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Post by weber » Wed, 30 May 2012, 23:19

PlanB wrote:Does anyone know how slots figure in all of this? This thing as 48 slots, if I unrolled the stator it would look like this......
LLllllLLllllLLllllLLllllLLllllLLllllLLllllLLllll
where L= lots of wires & l=less wires

Until you posted that unrolled stator diagram I was going to point out that reluctance motors often have a different number of stator poles to rotor poles. I was going to suggest that what you had was an "8 pole 12 slot" motor, where the "slots" referred to here are really the gaps between the stator poles (and so there are the same number as there are stator poles), as opposed to the physical slots in the stator iron. These are often the same thing, but not in your case.

See http://www.icee-con.org/papers/2008/pdf/P-071.pdf

Actually, your stator diagram can't be right. If this is a 3 phase motor, the number of stator poles must be a multiple of 3. You've shown 8 stator poles.
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Post by PlanB » Thu, 31 May 2012, 00:06

Definitely 48 holes with wires in them in 8 groups of 6. Thanks for the link Dave, nothing like a little light reading before dinner!
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Post by coulomb » Thu, 31 May 2012, 03:22

All those pieces of coloured spaghetti may be where they've wired coils in series.

Though it may be where they have put coils in parallel, but if it's wound for 650 V, it seems unlikely that many coils are in parallel.

Then yet again, it's hard to imagine why 12 wires come to one terminal, unless a lot of them are in parallel.

Very strange.
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Post by weber » Thu, 31 May 2012, 03:41

Ah! Now that I see the photo ...

I think you will find the same amount of wire in every one of those 48 slots. I'm pretty sure there are two more hidden sets of 8 (pole-windings), offset by +- 2 slots from the set we can see in the photo. The innermost set we can see, is just for one phase.

I believe the explanation for why there are 12 wires at each terminal is that the windings are made with either 3, 6 or 12 wires in parallel. I'd bet on 6 wires in parallel, all 8 pole-windings in series within a phase, and a delta configuration.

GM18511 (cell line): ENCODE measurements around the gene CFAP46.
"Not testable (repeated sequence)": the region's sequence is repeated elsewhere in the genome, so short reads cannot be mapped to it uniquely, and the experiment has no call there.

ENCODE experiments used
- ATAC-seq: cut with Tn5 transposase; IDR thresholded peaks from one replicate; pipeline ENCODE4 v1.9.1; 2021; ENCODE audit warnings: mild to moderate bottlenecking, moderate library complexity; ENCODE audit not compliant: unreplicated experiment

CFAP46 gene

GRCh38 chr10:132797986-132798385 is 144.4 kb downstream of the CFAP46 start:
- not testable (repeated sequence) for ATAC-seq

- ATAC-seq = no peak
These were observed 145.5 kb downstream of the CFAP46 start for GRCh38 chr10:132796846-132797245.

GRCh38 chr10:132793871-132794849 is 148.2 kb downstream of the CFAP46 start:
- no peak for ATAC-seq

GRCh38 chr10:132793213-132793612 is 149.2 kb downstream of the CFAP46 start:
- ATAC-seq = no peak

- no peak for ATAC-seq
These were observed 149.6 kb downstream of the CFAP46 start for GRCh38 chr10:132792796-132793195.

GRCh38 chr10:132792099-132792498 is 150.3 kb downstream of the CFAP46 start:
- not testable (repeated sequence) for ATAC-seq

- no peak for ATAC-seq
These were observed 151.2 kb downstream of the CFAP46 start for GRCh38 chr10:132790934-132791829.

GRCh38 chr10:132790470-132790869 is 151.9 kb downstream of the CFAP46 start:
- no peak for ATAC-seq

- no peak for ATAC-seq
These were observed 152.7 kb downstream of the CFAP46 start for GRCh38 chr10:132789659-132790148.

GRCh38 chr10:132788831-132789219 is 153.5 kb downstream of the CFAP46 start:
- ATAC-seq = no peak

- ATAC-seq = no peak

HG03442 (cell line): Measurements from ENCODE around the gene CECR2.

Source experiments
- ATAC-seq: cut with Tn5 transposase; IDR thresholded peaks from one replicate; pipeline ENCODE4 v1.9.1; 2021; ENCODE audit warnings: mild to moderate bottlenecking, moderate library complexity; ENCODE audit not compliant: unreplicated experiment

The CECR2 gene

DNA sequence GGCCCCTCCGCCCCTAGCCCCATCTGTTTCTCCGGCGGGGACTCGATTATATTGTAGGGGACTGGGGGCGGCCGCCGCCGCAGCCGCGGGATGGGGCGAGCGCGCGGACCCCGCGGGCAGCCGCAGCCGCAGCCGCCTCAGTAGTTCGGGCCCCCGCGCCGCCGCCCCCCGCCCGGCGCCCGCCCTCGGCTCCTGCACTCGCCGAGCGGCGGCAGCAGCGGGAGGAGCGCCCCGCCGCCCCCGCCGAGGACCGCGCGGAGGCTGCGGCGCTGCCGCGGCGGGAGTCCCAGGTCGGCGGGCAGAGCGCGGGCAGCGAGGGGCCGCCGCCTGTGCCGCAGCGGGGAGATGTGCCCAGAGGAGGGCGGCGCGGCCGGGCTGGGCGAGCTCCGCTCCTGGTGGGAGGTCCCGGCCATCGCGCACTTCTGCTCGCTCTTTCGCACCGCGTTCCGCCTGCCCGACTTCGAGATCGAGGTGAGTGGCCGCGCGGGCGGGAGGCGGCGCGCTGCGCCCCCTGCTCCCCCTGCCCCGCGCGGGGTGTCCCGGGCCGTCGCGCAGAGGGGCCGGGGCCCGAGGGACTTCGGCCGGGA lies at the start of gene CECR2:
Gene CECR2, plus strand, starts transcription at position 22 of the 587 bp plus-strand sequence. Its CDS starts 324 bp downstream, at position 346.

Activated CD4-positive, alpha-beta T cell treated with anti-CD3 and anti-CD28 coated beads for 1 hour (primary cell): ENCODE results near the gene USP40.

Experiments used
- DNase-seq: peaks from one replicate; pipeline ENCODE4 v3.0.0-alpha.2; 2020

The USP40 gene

[Edit: Added hyphen to "pole-windings"]
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Post by coulomb » Thu, 31 May 2012, 05:22

weber wrote: I'd bet on 6 wires in parallel, all 8 pole-windings in series within a phase, and a delta configuration.

Ah, a sort of hex-filar winding (cf. bifilar, but with 6 wires instead of 2)? Basically to keep the current carrying capability high and the resistance low, but using thinner wire because it is easier to bend and to wind compared with wire that is 6 times the cross-sectional area?
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Post by weber » Thu, 31 May 2012, 19:34

coulomb wrote:Ah, a sort of hex-filar winding (cf. bifilar, but with 6 wires instead of 2)? Basically to keep the current carrying capability high and the resistance low, but using thinner wire because it is easier to bend and to wind compared with wire that is 6 times the cross-sectional area?

Right. But I thought I'd better find out the proper terminology, as used by motor winders. It's called "6 in hand" winding.

And what I called a "pole-winding" above is called a "pole phase group" or "PPG", sometimes shortened to just "group" when context makes it clear. This is particularly confusing terminology in the case of the motor under discussion as each "group" consists of a single "coil". Typically each pole phase group consists of 2 or 3 concentric coils to approximate a sinusoidal field distribution.

So the above motor appears to have 8 poles x 3 phases = 24 pole phase groups (PPGs) and 1 coil per PPG. And is laid out as a basket winding.